By Dan Goodman
As the late Notorious B.I.G. said, “Mo Money, Mo Problems.” Whether you believe that statement or not, it is certainly, and thankfully, becoming less true the world of monetizing videos on YouTube through fair use.
The issue of fair use in regard to Content ID claims and Digital Millennial Copyright Act (“DMCA”) takedown notices continues to be a hot topic in the world of YouTube. Most recently demonstrated in Lenz v. Universal Music Corp., the Ninth Circuit held that copyright holders must consider fair use and have a subjective belief that the material in use was in violation of copyright law before sending a takedown notice.
But the main complaint of content creators on YouTube, aside from the pure issue of fair use, boils down to one thing: money. Surprised? Nor should you be. YouTube advertisement revenue from video views, for at least the creator of those videos, can be a legitimate source of income. If, by chance, you become a YouTube star, your potential earnings could be in the millions. The issue that a content creator faces when they opt-in to monetize a video is the lost revenue during a Content ID claim dispute.
YouTube’s Content ID system gives copyright holders the ability to manage their content on YouTube. It starts with a copyright holder providing YouTube with a copy of his or her audio and video recordings, which is then stored in a database as reference files. Whenever a YouTube content creator uploads an audio or video recording to YouTube, that recording is compared to the reference files. If a match is detected, meaning the YouTube content creator’s video contains a copyright holder’s protected material, the copyright owner is notified and is given the choice of blocking the video, allowing it to stay up, or monetizing the video. If the copyright holder chooses to block or monetize the video, the YouTube content creator has the option of either disputing the claim or accepting the copyright holder’s actions. The problem is (or was) that while a claim is in dispute, advertisement revenues are lost.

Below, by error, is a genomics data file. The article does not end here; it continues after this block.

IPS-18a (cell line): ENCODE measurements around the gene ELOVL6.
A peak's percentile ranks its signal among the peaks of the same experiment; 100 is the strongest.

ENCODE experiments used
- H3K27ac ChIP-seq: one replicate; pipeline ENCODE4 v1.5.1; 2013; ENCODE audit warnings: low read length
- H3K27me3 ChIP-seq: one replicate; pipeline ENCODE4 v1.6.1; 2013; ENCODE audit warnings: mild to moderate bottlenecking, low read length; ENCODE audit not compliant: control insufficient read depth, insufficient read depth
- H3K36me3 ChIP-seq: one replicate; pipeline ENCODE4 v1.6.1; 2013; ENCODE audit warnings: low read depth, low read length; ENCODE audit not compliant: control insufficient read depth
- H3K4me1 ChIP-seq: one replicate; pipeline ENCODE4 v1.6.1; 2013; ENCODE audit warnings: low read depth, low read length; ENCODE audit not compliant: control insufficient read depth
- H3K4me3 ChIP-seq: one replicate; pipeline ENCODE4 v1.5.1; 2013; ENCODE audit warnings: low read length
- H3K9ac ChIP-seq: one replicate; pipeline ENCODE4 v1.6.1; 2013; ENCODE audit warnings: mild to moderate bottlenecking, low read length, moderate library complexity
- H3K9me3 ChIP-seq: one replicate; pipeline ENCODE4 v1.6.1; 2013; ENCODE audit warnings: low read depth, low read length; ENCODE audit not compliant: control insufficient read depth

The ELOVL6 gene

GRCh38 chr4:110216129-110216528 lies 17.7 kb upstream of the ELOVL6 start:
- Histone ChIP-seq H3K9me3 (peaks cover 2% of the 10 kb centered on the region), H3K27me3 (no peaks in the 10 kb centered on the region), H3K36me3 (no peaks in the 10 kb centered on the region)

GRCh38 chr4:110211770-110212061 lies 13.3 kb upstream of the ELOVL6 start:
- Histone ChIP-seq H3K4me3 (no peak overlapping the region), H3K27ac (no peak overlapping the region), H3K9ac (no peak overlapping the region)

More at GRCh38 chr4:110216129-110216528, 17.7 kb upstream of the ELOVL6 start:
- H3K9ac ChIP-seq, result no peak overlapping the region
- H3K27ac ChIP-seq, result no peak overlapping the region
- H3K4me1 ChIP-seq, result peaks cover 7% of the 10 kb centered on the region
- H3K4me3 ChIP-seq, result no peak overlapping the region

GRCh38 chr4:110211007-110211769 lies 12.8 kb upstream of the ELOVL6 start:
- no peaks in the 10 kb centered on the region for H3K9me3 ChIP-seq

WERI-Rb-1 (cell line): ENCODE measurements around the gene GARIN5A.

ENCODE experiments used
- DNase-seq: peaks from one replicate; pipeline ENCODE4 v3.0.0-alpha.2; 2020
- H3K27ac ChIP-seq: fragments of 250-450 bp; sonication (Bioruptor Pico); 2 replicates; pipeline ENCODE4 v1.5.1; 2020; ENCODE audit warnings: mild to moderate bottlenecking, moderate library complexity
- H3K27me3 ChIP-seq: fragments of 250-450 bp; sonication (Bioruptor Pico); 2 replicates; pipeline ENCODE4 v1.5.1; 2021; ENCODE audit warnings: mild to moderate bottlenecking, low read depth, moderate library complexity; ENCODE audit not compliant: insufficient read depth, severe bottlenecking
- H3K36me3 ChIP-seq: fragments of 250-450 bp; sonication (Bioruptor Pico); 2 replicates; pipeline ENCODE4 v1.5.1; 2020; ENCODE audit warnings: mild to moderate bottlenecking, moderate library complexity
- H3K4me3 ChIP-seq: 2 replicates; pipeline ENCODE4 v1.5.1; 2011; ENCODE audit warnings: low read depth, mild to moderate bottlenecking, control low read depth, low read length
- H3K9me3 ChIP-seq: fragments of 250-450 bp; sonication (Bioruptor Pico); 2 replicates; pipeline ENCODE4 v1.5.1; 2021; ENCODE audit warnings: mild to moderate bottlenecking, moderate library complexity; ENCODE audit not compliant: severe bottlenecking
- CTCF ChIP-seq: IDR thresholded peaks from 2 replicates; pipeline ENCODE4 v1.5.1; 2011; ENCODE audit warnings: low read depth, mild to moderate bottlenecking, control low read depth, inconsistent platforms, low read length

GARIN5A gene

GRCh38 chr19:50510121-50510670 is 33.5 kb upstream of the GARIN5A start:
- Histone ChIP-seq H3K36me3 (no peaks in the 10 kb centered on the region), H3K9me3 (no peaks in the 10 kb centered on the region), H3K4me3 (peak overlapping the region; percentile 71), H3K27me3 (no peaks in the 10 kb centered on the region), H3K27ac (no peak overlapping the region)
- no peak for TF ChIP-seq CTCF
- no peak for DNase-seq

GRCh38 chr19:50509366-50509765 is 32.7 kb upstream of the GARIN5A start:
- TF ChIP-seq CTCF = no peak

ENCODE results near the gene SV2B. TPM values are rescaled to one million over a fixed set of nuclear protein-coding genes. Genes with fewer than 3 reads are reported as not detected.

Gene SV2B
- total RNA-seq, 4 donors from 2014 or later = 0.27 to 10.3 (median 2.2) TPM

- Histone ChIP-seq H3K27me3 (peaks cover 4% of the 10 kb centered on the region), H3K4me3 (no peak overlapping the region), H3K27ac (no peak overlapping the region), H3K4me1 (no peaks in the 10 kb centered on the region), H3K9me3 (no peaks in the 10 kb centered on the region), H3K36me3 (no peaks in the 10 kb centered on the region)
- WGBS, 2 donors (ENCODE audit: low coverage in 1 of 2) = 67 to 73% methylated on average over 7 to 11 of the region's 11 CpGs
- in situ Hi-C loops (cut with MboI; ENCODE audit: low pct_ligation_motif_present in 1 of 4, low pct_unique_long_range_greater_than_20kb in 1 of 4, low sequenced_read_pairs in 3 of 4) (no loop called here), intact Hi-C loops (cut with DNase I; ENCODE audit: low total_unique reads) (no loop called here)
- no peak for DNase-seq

On September 1, 2016, YouTube rolled out a policy change in which YouTube will hold advertisement revenues during a Content ID dispute, revenue that would have previously been lost. Specifically, if a YouTube content creator disputes the copyright holder’s Content ID claim within the first five days of receiving it, YouTube will start holding advertisement revenues the day the claim was placed. If the Content ID claim is disputed after five days after a claim is made, YouTube will begin holding advertisement revenues starting the day the Content ID claim is disputed. Once the dispute is settled, YouTube then disburses the funds to the winning party.
The change has been called “a step in the right direction,” as Content ID trolls have long plagued content creators. The Content ID policy change is a new addition to YouTube’s previous fair use protection expansion, where Google – YouTube’s owner –declared it would cover the legal fees, up to $1 million, of content creators who have been slapped with a DMCA takedown notice, as long as Google believes the video clearly represents fair use.
Although YouTube is taking positive steps toward the promotion of fair use, there is only so much that it can do alone. Should the petition for certiorari be granted for Lenz v. Universal Music Corp., content creators could soon be seeing the light at the end of the tunnel that will provide them with fair use protections they’ve long been waiting for. Despite headaches in the meantime, when all is said and won, at least their wallets will be a little heavier.